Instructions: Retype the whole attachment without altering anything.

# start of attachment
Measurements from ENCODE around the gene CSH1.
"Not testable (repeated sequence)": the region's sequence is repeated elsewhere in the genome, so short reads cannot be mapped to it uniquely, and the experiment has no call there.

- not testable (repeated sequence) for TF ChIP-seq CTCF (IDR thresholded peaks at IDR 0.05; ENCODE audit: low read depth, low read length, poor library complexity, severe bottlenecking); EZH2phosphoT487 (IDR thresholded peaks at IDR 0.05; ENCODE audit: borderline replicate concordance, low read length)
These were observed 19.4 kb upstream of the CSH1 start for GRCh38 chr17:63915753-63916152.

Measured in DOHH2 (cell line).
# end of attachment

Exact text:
Measurements from ENCODE around the gene CSH1.
"Not testable (repeated sequence)": the region's sequence is repeated elsewhere in the genome, so short reads cannot be mapped to it uniquely, and the experiment has no call there.

- not testable (repeated sequence) for TF ChIP-seq CTCF (IDR thresholded peaks at IDR 0.05; ENCODE audit: low read depth, low read length, poor library complexity, severe bottlenecking); EZH2phosphoT487 (IDR thresholded peaks at IDR 0.05; ENCODE audit: borderline replicate concordance, low read length)
These were observed 19.4 kb upstream of the CSH1 start for GRCh38 chr17:63915753-63916152.

Measured in DOHH2 (cell line).